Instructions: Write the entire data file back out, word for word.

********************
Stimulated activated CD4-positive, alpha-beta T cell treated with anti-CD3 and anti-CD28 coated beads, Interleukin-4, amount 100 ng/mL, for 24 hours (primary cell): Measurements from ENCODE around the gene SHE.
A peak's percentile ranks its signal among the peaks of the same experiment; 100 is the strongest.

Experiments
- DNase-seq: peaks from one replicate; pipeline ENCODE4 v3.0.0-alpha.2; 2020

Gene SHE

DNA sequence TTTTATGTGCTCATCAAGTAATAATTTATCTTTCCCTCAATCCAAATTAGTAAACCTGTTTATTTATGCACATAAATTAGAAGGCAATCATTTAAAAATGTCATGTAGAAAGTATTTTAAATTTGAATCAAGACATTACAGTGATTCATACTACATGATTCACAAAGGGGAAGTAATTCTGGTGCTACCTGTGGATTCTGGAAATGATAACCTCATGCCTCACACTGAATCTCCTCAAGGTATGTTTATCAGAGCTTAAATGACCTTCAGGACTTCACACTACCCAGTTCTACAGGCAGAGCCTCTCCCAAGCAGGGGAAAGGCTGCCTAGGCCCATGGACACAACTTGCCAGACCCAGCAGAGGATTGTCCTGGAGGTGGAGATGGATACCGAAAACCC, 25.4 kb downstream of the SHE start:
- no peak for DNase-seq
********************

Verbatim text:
Stimulated activated CD4-positive, alpha-beta T cell treated with anti-CD3 and anti-CD28 coated beads, Interleukin-4, amount 100 ng/mL, for 24 hours (primary cell): Measurements from ENCODE around the gene SHE.
A peak's percentile ranks its signal among the peaks of the same experiment; 100 is the strongest.

Experiments
- DNase-seq: peaks from one replicate; pipeline ENCODE4 v3.0.0-alpha.2; 2020

Gene SHE

DNA sequence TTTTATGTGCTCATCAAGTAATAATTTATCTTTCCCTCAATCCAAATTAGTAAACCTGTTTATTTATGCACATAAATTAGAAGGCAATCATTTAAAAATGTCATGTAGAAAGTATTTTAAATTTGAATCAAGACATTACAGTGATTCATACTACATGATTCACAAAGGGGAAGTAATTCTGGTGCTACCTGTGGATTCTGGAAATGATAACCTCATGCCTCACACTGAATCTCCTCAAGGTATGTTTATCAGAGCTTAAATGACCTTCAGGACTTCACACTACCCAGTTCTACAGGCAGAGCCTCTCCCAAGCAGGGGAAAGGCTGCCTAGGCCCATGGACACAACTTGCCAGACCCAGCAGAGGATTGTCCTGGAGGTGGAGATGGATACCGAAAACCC, 25.4 kb downstream of the SHE start:
- no peak for DNase-seq